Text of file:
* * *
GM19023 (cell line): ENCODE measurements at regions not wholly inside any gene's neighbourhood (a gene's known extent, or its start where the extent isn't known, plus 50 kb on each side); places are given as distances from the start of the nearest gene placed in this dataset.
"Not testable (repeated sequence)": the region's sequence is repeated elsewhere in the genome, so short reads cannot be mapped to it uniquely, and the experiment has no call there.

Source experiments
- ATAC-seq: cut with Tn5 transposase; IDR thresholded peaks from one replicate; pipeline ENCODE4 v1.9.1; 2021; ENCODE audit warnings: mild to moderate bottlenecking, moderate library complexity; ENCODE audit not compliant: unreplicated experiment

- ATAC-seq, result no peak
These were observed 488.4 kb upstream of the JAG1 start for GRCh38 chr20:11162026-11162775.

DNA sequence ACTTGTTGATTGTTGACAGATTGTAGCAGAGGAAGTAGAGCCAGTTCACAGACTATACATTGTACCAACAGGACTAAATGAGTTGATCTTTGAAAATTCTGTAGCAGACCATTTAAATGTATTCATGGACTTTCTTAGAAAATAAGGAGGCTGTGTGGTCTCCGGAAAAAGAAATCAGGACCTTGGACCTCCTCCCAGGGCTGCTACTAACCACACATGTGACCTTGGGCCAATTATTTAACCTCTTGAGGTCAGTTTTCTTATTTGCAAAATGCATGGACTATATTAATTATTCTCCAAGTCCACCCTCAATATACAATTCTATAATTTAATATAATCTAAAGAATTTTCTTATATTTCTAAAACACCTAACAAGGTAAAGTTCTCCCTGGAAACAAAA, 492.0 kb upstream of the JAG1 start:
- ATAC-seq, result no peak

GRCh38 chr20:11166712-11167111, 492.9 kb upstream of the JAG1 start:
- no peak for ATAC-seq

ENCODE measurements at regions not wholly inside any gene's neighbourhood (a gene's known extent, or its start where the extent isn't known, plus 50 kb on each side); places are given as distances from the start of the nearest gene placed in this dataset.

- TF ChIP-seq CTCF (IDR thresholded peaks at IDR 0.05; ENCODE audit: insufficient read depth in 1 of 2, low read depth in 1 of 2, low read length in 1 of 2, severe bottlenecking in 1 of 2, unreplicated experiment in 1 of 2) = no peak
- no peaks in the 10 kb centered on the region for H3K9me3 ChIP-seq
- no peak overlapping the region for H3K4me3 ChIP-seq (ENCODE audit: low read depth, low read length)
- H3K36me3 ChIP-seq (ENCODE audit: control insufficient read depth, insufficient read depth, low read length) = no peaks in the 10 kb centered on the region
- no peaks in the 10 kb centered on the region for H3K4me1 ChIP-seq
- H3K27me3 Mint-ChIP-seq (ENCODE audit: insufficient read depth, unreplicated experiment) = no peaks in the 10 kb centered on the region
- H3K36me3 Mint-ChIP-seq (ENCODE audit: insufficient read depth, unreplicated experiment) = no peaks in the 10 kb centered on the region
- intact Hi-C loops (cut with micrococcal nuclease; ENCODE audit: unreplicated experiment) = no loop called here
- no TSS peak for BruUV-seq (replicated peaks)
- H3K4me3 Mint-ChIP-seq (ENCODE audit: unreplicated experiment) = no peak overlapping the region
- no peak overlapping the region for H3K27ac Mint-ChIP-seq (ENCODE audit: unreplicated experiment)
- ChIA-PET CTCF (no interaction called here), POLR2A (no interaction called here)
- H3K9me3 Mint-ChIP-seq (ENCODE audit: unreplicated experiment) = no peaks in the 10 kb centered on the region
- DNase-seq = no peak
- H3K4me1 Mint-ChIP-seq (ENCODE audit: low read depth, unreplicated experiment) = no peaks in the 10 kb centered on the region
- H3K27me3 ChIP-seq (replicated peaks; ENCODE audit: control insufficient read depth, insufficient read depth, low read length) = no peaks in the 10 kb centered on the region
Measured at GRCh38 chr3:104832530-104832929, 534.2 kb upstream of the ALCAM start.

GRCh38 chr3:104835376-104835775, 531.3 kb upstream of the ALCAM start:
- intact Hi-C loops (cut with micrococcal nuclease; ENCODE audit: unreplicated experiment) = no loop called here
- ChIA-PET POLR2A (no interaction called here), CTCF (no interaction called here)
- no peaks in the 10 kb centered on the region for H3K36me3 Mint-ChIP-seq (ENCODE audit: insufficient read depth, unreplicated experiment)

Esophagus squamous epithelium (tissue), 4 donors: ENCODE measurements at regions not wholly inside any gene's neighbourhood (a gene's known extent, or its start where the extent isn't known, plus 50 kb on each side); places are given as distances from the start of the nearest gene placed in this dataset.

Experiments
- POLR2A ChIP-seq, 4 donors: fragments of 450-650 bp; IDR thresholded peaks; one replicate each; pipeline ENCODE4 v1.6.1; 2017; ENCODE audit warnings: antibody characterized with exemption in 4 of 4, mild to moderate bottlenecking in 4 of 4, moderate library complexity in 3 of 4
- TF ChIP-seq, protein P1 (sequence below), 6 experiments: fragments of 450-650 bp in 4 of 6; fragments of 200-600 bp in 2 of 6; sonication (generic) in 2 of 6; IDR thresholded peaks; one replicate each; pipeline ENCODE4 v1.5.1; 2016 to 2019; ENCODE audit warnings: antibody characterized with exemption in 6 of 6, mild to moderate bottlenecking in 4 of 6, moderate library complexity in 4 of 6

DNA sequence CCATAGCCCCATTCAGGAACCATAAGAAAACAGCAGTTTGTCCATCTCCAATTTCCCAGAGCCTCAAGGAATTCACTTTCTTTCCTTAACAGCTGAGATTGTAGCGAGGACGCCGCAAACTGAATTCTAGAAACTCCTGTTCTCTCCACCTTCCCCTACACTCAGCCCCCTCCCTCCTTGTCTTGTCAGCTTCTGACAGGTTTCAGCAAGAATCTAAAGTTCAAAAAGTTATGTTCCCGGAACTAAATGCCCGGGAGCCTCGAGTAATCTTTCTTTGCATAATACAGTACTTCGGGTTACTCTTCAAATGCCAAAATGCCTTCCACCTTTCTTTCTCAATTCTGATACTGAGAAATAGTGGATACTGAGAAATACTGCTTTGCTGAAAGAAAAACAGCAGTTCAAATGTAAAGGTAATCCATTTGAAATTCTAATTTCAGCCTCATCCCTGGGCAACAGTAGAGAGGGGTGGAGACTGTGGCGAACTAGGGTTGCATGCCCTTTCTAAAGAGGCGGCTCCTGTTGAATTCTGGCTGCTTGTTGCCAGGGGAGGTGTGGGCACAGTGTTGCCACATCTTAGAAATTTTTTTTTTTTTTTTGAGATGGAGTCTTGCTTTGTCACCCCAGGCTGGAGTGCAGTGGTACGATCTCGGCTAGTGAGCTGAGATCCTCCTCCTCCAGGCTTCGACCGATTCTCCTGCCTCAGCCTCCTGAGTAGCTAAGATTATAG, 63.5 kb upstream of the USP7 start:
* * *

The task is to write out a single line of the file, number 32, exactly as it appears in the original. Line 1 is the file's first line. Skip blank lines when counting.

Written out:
- no peaks in the 10 kb centered on the region for H3K36me3 Mint-ChIP-seq (ENCODE audit: insufficient read depth, unreplicated experiment)